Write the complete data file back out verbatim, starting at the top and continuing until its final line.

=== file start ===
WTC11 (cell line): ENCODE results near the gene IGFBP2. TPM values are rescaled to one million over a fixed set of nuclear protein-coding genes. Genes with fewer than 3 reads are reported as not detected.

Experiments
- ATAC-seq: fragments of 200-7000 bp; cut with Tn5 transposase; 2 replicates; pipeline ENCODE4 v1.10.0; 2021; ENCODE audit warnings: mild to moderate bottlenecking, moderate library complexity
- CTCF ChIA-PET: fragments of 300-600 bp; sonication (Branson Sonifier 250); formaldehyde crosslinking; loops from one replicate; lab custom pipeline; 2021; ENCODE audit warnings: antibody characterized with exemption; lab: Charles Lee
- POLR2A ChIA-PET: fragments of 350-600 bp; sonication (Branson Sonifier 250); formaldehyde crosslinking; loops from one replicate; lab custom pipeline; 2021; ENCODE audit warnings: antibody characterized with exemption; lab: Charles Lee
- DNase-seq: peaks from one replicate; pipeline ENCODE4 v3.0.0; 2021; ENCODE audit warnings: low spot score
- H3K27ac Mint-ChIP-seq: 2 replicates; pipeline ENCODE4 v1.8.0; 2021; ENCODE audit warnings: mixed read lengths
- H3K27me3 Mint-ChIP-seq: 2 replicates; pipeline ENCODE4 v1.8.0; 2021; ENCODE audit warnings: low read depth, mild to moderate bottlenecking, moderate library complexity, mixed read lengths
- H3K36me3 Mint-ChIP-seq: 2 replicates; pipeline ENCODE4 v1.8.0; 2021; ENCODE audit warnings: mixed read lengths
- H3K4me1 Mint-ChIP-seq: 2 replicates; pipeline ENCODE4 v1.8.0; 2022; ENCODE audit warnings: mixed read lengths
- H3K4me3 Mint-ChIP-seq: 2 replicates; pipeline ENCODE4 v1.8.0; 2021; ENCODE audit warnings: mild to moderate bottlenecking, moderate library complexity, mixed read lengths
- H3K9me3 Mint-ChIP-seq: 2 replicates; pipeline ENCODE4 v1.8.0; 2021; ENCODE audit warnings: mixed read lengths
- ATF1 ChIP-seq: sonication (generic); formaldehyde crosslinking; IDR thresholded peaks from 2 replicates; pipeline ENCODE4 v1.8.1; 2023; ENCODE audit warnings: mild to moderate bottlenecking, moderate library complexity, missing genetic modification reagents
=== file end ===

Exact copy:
WTC11 (cell line): ENCODE results near the gene IGFBP2. TPM values are rescaled to one million over a fixed set of nuclear protein-coding genes. Genes with fewer than 3 reads are reported as not detected.

Experiments
- ATAC-seq: fragments of 200-7000 bp; cut with Tn5 transposase; 2 replicates; pipeline ENCODE4 v1.10.0; 2021; ENCODE audit warnings: mild to moderate bottlenecking, moderate library complexity
- CTCF ChIA-PET: fragments of 300-600 bp; sonication (Branson Sonifier 250); formaldehyde crosslinking; loops from one replicate; lab custom pipeline; 2021; ENCODE audit warnings: antibody characterized with exemption; lab: Charles Lee
- POLR2A ChIA-PET: fragments of 350-600 bp; sonication (Branson Sonifier 250); formaldehyde crosslinking; loops from one replicate; lab custom pipeline; 2021; ENCODE audit warnings: antibody characterized with exemption; lab: Charles Lee
- DNase-seq: peaks from one replicate; pipeline ENCODE4 v3.0.0; 2021; ENCODE audit warnings: low spot score
- H3K27ac Mint-ChIP-seq: 2 replicates; pipeline ENCODE4 v1.8.0; 2021; ENCODE audit warnings: mixed read lengths
- H3K27me3 Mint-ChIP-seq: 2 replicates; pipeline ENCODE4 v1.8.0; 2021; ENCODE audit warnings: low read depth, mild to moderate bottlenecking, moderate library complexity, mixed read lengths
- H3K36me3 Mint-ChIP-seq: 2 replicates; pipeline ENCODE4 v1.8.0; 2021; ENCODE audit warnings: mixed read lengths
- H3K4me1 Mint-ChIP-seq: 2 replicates; pipeline ENCODE4 v1.8.0; 2022; ENCODE audit warnings: mixed read lengths
- H3K4me3 Mint-ChIP-seq: 2 replicates; pipeline ENCODE4 v1.8.0; 2021; ENCODE audit warnings: mild to moderate bottlenecking, moderate library complexity, mixed read lengths
- H3K9me3 Mint-ChIP-seq: 2 replicates; pipeline ENCODE4 v1.8.0; 2021; ENCODE audit warnings: mixed read lengths
- ATF1 ChIP-seq: sonication (generic); formaldehyde crosslinking; IDR thresholded peaks from 2 replicates; pipeline ENCODE4 v1.8.1; 2023; ENCODE audit warnings: mild to moderate bottlenecking, moderate library complexity, missing genetic modification reagents